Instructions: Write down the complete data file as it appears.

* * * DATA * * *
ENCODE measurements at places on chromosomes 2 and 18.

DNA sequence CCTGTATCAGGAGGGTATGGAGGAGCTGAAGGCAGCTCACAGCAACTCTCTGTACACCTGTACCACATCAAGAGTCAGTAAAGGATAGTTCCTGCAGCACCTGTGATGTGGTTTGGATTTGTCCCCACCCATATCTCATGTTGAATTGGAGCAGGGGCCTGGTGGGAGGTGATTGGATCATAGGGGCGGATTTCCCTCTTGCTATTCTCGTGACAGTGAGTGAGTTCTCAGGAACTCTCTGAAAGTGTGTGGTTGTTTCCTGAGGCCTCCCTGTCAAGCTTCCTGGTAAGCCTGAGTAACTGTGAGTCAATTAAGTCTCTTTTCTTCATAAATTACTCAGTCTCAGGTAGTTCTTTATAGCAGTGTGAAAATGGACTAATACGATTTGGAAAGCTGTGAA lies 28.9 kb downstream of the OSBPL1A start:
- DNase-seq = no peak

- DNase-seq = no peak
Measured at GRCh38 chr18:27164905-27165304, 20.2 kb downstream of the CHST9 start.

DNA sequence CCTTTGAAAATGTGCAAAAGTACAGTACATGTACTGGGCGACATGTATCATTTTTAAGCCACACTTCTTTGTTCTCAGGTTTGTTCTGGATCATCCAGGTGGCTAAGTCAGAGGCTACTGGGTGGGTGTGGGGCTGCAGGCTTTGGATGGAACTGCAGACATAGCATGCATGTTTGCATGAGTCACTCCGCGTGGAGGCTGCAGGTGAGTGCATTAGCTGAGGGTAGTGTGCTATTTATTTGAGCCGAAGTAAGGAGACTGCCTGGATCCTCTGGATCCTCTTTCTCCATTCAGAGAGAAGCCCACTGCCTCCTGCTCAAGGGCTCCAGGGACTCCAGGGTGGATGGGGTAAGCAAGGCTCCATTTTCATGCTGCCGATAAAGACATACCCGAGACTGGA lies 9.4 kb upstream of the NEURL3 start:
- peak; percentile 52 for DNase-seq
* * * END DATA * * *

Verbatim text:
ENCODE measurements at places on chromosomes 2 and 18.

DNA sequence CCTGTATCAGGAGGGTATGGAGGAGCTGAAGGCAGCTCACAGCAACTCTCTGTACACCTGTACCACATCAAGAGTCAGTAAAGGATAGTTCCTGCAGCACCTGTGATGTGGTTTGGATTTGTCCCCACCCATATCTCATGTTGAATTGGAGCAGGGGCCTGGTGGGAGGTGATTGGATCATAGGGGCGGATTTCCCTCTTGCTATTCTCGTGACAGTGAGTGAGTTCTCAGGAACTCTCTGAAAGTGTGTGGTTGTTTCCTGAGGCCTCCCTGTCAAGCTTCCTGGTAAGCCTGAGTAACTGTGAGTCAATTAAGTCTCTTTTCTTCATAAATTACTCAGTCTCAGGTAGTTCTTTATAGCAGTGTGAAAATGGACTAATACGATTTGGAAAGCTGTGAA lies 28.9 kb downstream of the OSBPL1A start:
- DNase-seq = no peak

- DNase-seq = no peak
Measured at GRCh38 chr18:27164905-27165304, 20.2 kb downstream of the CHST9 start.

DNA sequence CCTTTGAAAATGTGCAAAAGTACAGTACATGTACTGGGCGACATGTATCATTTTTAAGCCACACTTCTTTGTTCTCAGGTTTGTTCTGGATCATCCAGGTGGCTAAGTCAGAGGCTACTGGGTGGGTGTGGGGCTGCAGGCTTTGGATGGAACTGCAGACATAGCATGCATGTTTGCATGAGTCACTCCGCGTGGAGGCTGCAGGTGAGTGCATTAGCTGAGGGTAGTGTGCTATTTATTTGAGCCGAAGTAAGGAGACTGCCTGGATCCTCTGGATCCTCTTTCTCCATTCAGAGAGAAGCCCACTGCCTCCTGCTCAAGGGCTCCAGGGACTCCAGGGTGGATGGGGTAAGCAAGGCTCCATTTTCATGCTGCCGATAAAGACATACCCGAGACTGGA lies 9.4 kb upstream of the NEURL3 start:
- peak; percentile 52 for DNase-seq